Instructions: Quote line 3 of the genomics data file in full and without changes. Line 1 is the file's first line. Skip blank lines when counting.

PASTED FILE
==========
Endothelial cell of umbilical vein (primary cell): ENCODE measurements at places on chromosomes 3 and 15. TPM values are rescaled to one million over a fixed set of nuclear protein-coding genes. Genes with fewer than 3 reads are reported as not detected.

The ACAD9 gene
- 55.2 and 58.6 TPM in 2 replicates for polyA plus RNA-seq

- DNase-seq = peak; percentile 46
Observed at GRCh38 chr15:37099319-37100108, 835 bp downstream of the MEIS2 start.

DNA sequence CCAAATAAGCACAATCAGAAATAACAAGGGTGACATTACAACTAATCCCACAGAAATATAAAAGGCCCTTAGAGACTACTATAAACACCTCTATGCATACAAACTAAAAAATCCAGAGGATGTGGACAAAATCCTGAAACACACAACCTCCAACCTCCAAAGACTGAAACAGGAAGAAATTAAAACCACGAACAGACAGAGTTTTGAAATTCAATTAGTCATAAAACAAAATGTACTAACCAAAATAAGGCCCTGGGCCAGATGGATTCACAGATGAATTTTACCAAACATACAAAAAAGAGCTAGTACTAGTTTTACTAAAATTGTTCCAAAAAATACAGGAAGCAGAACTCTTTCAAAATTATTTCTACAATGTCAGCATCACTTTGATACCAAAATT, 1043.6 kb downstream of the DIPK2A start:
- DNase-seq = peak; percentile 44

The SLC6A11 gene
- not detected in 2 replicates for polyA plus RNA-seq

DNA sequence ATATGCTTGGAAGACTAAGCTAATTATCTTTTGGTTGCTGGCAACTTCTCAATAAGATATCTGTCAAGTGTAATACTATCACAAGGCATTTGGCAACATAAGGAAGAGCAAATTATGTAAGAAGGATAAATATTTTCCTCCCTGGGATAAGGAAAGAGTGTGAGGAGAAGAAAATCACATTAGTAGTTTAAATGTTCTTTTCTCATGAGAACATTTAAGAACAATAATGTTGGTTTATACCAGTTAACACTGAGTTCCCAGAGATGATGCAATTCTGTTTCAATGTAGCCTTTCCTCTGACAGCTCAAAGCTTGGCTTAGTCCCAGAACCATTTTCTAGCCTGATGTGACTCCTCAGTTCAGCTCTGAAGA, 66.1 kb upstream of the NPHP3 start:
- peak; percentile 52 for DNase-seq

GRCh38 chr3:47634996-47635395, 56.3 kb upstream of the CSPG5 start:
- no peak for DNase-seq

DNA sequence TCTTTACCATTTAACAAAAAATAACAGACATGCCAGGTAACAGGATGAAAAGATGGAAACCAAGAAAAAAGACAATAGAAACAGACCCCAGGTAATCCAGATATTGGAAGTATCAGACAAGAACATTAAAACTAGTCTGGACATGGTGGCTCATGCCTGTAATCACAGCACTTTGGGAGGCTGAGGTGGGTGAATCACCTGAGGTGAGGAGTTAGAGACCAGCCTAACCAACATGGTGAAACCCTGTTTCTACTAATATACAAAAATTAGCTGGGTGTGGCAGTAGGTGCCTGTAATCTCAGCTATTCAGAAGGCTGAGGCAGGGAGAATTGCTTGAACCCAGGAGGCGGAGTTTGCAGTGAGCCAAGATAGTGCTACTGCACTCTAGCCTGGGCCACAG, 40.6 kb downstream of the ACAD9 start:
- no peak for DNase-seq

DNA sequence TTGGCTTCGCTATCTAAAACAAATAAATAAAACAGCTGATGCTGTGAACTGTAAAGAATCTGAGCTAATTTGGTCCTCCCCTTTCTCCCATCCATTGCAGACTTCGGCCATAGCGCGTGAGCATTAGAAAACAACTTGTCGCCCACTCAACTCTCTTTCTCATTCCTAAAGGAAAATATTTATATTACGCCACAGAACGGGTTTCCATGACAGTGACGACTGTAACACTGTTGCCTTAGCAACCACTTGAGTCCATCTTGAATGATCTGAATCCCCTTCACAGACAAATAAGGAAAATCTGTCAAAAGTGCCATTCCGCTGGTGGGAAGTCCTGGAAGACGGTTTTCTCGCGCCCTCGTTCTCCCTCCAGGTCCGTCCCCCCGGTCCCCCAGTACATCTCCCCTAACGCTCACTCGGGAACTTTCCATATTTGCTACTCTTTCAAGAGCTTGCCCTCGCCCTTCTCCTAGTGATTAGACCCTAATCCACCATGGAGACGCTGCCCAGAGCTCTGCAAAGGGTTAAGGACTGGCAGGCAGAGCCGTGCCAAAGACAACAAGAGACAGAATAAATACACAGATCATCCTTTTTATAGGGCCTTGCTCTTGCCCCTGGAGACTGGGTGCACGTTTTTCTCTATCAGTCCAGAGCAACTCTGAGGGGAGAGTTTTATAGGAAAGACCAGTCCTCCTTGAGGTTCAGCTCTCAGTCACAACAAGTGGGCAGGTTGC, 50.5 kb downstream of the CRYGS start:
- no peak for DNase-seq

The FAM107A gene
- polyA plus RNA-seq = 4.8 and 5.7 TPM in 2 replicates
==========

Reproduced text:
- 55.2 and 58.6 TPM in 2 replicates for polyA plus RNA-seq